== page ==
‘Steadfastness to truth’ is another way to say ‘Satyagraha,’ almost a literal translation from the Sanskrit. When Gandhiji maintains that it is a person “of faith” who can achieve this blessed nonviolent state, we do not need, necessarily, to interpret that faith as one of any specific religion or in any other dogmatic sense of the term. We don’t need to put our faith in God to have faith in people, in human nature or in the laws that govern the practice of nonviolence itself.
There is a wonderful story from the Zen tradition that brings out all of the various dimensions of such a faith. It goes like this: Once an armed man came rushing into a Zen monastery and everyone went running out, afraid for their lives. One person remained inside the monastery, and that was the abbot. When the man with the sword came up to the abbot, he was incensed at the abbot’s composure, after all, he must have been thinking, a sword is power. So he said to the abbot, “Don’t you know who I am? I can run this sword right through you and without blinking an eye!” Probably followed by a growl of sorts. The abbot responded, calmly, “Don’t you know who I am? I could let you run a sword right through me without blinking an eye.” The aggressor put down his sword, bowed to the abbot and left the monastery.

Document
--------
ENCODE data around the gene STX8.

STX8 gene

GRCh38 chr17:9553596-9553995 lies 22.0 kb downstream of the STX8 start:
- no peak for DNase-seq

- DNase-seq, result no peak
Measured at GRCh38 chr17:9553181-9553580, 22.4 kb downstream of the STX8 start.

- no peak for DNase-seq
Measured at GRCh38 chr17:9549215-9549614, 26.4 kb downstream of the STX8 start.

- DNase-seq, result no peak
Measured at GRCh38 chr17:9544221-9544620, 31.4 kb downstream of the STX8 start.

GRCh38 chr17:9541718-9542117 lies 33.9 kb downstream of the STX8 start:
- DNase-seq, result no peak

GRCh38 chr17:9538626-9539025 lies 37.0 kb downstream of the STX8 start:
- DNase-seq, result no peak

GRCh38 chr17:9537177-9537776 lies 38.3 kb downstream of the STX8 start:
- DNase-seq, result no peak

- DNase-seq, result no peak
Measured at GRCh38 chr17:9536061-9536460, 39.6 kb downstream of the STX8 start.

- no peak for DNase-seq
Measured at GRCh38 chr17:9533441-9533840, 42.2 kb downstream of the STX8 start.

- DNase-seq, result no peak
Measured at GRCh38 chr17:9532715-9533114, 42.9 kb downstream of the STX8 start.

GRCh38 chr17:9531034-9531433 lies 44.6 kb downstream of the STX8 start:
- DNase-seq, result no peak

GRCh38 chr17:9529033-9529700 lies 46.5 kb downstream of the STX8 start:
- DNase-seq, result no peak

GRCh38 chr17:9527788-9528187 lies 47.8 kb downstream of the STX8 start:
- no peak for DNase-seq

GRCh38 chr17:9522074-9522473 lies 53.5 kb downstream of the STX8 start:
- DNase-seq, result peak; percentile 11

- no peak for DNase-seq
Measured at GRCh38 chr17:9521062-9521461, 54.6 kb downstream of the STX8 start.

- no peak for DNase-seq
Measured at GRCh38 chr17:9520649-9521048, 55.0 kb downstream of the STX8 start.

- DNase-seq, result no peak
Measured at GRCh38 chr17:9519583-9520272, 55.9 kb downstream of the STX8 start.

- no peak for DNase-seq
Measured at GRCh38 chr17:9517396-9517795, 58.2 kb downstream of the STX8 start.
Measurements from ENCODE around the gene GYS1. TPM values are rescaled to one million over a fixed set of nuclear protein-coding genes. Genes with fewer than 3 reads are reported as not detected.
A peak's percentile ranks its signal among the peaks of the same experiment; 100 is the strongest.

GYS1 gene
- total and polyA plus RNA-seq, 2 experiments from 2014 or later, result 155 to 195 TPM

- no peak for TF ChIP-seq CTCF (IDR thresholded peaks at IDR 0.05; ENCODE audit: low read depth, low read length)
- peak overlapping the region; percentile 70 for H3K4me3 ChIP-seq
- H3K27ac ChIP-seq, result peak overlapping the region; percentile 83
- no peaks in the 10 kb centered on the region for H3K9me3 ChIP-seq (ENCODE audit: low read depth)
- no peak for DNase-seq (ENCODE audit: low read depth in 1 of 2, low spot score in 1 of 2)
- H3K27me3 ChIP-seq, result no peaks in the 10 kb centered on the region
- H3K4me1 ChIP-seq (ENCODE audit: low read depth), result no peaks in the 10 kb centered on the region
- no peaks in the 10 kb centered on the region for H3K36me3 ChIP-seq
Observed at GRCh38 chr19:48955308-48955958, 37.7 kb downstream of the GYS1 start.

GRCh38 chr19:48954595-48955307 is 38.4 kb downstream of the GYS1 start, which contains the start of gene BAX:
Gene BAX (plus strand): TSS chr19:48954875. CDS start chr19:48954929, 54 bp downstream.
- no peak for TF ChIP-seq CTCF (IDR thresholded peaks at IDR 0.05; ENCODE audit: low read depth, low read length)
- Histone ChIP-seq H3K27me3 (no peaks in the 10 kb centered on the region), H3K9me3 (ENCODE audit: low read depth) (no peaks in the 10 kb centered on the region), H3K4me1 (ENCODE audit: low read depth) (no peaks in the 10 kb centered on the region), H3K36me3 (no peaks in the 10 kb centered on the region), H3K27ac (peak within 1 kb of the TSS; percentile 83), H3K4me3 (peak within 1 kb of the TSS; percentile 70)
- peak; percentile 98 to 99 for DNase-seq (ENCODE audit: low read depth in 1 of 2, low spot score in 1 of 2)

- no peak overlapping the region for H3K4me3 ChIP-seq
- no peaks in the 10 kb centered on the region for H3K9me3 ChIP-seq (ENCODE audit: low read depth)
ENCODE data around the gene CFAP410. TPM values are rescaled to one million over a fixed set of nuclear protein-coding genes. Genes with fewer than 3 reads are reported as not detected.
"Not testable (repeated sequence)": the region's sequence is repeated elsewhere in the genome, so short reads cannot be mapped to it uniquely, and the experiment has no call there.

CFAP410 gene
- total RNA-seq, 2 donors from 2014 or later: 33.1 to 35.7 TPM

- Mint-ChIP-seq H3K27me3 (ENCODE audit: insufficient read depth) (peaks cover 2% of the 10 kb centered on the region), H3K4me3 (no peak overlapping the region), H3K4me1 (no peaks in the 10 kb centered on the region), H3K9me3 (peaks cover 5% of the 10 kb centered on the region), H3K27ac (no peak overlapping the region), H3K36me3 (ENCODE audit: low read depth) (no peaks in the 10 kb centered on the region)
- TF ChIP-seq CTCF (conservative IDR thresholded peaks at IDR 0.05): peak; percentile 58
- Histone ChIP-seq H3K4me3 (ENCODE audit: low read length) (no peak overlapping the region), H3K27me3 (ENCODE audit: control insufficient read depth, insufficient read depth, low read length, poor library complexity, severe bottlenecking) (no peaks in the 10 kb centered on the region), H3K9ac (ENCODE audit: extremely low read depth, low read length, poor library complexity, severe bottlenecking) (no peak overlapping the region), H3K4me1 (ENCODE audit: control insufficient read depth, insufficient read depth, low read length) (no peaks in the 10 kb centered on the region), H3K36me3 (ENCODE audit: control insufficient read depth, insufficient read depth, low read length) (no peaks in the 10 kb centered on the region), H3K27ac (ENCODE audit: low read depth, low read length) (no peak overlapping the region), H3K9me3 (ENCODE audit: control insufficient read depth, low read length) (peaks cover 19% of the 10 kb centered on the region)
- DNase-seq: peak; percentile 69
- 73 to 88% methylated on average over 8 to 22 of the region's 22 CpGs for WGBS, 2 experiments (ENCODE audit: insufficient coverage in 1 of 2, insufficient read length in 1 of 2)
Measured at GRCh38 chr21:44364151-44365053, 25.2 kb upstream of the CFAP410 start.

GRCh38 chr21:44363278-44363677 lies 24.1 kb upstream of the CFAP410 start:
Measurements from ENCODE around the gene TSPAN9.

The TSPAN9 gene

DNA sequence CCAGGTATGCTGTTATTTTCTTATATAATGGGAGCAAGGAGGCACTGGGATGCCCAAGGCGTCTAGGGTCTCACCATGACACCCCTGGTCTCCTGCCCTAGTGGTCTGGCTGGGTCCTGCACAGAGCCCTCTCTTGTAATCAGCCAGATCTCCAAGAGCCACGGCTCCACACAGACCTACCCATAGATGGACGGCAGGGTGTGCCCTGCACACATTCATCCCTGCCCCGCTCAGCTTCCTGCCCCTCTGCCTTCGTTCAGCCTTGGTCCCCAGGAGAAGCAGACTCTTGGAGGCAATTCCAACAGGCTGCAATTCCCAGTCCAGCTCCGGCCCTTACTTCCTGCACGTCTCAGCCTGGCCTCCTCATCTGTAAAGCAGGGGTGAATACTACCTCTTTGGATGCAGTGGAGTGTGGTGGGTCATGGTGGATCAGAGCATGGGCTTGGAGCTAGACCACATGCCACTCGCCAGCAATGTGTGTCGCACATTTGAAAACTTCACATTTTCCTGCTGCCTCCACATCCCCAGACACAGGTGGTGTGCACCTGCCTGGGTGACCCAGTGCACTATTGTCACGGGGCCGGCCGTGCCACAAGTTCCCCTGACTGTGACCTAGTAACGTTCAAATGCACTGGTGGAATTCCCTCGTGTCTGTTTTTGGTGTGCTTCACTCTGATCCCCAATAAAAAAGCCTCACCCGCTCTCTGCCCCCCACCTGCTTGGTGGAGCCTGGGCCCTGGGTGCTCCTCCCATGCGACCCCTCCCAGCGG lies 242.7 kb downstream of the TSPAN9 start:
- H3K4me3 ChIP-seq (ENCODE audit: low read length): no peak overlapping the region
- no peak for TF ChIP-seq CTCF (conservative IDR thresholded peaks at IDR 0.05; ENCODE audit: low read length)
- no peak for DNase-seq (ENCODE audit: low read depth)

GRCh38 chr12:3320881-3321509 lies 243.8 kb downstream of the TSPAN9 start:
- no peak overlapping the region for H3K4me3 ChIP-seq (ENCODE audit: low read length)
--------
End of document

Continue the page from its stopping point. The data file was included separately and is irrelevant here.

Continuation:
He could have been killed, but he had faith in three things: a faith in human nature, a faith in himself, and a faith in the dynamics of nonviolence.
This story is told again and again when we hear of courageous acts of nonviolent resistance, satyagraha. Find a more contemporary story that echoes this one.
The Metta Center for Nonviolence, PO Box 98, Petaluma, California 94953 707-774-6299 email@example.com